Me at any given party.

Just about everyone who has spent an evening with me has, at some point, accused me of being an old man. Back troubles aside, they’re quite correct. When 8:30 pm rolls around, I start to feel the haze creep into the back of my skull like the fog that lingers over Civil War battlefields in those long, dreadful documentaries. My body feels heavy and sluggish, and my give-a-fuck meter quickly starts rolling back towards “no-fucks.” Sometimes, if there is food around or something snappy or exciting happening, I can rally a little (we’re talking 10:30, maybe 11 pm). I can pull myself together for another round of the board or quiz game, conversation about the Donald, or attempting to flip water bottles over and having them land right side up (way harder than it looks). Doesn’t mean I have to be happy about it. Doesn’t mean I have to be unhappy about it either, I suppose… Point is, I usually want to close my eyes for a few or a large number of fews. Inevitably, especially if we’re not at our own house, I will fall asleep in someone’s chair sitting in their backyard, or on their couch while we’re watching the movie, or huddled against my poor wife who is still trying to be a de facto human who isn’t over the age of 65.

It’s not that I don’t want to take part in things or act my age. I really do. I just equally enjoy sleeping and not feeling awful (ok, maybe slightly more). That amazing feeling of freshness upon waking up rested vs. that horrible feeling of failed suicide with 3 hours of sleep, well, speaks for itself. But it also makes me old in most people’s eyes. They all get that mildly-condescending, dreary look that we’ve given an older or newborn relative, the “Aww she’s tired,” one. And but for the quasi-realistic fear that someone is going to write on my face (a fate I thankfully dodged in college), I think I would probably sleep just about anywhere. This is just my reality; my body says it’s time to quit at nine and almost-30-years-old or not, I listen. Age is just a number, after all, the body does what the fuck it wants.

Together with a significant number of eye-rolls, my old-mannish nature has also given me a little perspective about the uncomfortable thoughts of death that most of us struggle with (hell of a transition, no?). It’s not so much sage wisdom as simple observations that have happened while watching others laugh, contort their faces, or struggle with the idea of a man in his late twenties going to bed so early on a Friday (or Saturday, I don’t discriminate). Whether one embraces the idea of heaven, rebirth, or nothingness on the other side of death, it still scares the shit out of most people. The idea of our consciousness being extinguished from the planet and no longer taking part in the lives of the people and things we love the most is jarring and almost insulting to contemplate. We put all this effort into maintaining a physical form, only to have it inevitably call it quits. Fucker.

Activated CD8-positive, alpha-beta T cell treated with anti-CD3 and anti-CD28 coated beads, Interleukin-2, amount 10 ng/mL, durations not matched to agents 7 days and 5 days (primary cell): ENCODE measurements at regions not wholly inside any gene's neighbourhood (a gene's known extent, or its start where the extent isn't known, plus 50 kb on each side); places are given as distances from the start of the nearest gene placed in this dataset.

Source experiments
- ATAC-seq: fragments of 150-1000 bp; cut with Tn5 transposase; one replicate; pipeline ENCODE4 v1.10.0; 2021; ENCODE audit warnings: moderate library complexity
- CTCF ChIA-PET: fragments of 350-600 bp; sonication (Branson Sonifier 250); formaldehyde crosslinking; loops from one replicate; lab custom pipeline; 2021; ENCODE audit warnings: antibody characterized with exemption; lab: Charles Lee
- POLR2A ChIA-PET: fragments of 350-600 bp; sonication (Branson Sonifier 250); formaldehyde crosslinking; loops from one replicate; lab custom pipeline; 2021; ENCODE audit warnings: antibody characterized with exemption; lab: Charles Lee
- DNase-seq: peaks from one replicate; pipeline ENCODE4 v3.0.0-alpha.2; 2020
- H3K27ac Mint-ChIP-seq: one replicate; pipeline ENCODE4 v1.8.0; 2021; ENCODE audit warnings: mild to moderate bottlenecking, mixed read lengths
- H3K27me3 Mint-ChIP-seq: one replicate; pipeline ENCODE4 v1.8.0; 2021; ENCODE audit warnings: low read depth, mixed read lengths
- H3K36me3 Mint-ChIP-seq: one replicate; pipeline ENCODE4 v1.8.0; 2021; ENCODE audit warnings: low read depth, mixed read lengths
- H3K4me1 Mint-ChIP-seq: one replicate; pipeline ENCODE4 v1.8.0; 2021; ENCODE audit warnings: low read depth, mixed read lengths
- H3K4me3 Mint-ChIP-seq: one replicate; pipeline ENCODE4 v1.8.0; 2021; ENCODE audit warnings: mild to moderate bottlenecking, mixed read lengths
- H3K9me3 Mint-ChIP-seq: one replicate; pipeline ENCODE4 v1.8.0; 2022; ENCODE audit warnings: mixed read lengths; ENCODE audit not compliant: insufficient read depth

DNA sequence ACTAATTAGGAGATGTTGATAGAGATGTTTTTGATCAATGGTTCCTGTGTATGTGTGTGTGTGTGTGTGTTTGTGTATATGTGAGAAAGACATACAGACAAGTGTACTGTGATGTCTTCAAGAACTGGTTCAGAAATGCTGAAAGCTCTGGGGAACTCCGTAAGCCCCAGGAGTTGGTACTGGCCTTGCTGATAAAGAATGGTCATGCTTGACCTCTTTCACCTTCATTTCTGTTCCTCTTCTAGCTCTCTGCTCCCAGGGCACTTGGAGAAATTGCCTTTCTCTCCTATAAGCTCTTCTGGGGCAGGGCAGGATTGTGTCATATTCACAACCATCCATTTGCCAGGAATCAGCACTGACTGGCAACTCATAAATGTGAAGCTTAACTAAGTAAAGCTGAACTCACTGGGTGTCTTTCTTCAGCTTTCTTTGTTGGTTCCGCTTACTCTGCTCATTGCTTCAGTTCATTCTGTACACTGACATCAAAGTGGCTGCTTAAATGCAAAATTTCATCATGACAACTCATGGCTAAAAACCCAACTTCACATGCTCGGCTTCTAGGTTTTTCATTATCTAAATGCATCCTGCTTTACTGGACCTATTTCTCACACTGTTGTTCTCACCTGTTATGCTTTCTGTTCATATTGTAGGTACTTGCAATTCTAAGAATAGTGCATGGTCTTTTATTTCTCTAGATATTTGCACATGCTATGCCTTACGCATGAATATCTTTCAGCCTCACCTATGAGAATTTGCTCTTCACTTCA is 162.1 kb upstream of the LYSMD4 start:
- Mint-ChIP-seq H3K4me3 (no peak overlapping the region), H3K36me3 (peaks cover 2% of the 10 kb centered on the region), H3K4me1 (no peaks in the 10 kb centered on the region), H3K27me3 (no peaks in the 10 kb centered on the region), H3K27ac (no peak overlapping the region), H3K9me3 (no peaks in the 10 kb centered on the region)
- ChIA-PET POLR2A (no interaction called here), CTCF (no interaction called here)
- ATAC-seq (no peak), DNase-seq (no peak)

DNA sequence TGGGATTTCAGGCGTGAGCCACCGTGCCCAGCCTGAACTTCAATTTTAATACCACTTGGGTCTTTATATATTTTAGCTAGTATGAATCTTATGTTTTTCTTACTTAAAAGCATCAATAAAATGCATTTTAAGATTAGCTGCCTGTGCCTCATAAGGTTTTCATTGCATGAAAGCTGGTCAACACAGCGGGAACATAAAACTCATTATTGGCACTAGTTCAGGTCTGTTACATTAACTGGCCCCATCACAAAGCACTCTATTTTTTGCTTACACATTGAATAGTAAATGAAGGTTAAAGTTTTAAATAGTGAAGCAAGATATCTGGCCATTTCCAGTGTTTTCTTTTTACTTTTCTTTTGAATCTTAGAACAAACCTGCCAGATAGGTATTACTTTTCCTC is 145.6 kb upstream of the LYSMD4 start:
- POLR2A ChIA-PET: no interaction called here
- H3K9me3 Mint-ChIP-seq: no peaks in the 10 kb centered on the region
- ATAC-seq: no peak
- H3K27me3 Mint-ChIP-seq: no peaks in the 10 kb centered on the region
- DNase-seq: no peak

It’s that same look, the same feeling, albeit toned a-ways down, that most people get when they first see me yawning at their party on a Saturday evening. The fear of an end, possibly even a premature one. The fear of missing out on all sorts of good things that are in store, if they can but keep their eyes open a while longer. Every weekend is a microcosm of the life and death cycle, a glimpse into the fear we all carry around in our back pocket, hoping that we don’t see it when we pull out our phones or wallets. Death is the ultimate FOMO (Fear of Missing Out). So we run from the idea of the night ending, because, maybe, it reminds us that one day the night is going to end for good, which can be both depressing and alcohol-inducing.

Together with this observation of the petite mort of the weekend, I have an additional one, due to my old-man-ness. You are missing out and so what. Granted there are times where you do miss something amazing, beautiful, or hilarious, but that’s happening every day, 24/7. You are always missing out while alive. You were missing out before you were alive and you’ll be missing out even more when you’re dead. So the real question arises–what is worth missing out on? Everything becomes an exchange. When I go to bed at 9 pm (10 if I’m having a true battle with self), I’m exchanging the rest of the evening for physical and mental release, propelled towards the quiet morning sun while everyone else is scattered around the floor and couches of our home. I’m not saying it’s any better than seeing bottles flipped or deep conversations about life with loved ones, it just is what it is. If I want the latter, then I’m going to have to make an exchange and be amongst those sprawled out, asleep until mid-afternoon (plus some additional grumpiness and general fogginess).

Our beliefs in life and death are no different. We keep trading one set of experiences for another in hopes of prolonging or avoiding or fulfilling something that keeps us on the side of more life, or at least less death. Buried deep within our death-FOMO is a desire for the party to continue and a distaste for anything that might remind us of an end. I’m not about to tell you to start going to bed at 9 pm, weekday or weekend. But I am going to tell you that I’ve been to “the other side” of this FOMO in response to my body’s demands and there is a simple lesson to embrace–all you have to do is choose without pre-meditated regret. In other words, realize that you are missing out, no matter what you choose, so you might as well wrap yourself up in your choice with the reckless abandon of a twenty-something who has a date with cool sheets and a pillow.

I’m happy to discuss your choice at length, as well as any other thoughts you might have re: FOMO, just know that we gotta wrap up by about 8:45 pm.

(Pssst Do me a solid, don’t forget to like and share, if you did, in fact, find it likable and shareable)

Originally published at millren.wordpress.com on July 10, 2017.